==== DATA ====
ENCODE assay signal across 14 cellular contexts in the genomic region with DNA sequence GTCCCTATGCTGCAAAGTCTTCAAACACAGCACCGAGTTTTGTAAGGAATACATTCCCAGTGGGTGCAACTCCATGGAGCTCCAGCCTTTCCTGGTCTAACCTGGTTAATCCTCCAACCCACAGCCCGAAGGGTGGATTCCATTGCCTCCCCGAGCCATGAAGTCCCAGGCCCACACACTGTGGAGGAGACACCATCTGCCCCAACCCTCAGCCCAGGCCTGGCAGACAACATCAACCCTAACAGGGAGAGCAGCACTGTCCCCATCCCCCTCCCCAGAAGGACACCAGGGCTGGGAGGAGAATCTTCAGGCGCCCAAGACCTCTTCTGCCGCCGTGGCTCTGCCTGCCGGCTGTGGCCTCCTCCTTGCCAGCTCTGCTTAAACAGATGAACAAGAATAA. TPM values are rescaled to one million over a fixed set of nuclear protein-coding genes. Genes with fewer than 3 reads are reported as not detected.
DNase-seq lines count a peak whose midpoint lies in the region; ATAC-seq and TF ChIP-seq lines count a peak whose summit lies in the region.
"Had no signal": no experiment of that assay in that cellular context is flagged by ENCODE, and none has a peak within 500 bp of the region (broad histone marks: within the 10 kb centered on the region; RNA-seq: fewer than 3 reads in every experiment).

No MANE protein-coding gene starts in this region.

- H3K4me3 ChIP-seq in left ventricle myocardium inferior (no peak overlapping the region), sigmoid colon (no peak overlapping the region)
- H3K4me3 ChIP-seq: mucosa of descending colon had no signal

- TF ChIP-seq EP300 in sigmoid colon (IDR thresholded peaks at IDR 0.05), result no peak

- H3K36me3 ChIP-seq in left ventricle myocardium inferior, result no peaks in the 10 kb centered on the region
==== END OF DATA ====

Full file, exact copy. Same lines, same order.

ENCODE assay signal across 14 cellular contexts in the genomic region with DNA sequence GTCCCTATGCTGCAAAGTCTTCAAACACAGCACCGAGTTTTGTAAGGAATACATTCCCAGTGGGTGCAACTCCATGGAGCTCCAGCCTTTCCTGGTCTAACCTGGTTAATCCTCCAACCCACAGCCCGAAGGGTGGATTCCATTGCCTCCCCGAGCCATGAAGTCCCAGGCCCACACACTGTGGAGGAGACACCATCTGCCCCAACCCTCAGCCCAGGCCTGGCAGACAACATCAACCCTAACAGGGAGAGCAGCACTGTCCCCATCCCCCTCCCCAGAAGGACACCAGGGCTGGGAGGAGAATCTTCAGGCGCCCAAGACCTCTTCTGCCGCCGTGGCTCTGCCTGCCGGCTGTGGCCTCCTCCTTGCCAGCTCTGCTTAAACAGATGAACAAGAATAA. TPM values are rescaled to one million over a fixed set of nuclear protein-coding genes. Genes with fewer than 3 reads are reported as not detected.
DNase-seq lines count a peak whose midpoint lies in the region; ATAC-seq and TF ChIP-seq lines count a peak whose summit lies in the region.
"Had no signal": no experiment of that assay in that cellular context is flagged by ENCODE, and none has a peak within 500 bp of the region (broad histone marks: within the 10 kb centered on the region; RNA-seq: fewer than 3 reads in every experiment).

No MANE protein-coding gene starts in this region.

- H3K4me3 ChIP-seq in left ventricle myocardium inferior (no peak overlapping the region), sigmoid colon (no peak overlapping the region)
- H3K4me3 ChIP-seq: mucosa of descending colon had no signal

- TF ChIP-seq EP300 in sigmoid colon (IDR thresholded peaks at IDR 0.05), result no peak

- H3K36me3 ChIP-seq in left ventricle myocardium inferior, result no peaks in the 10 kb centered on the region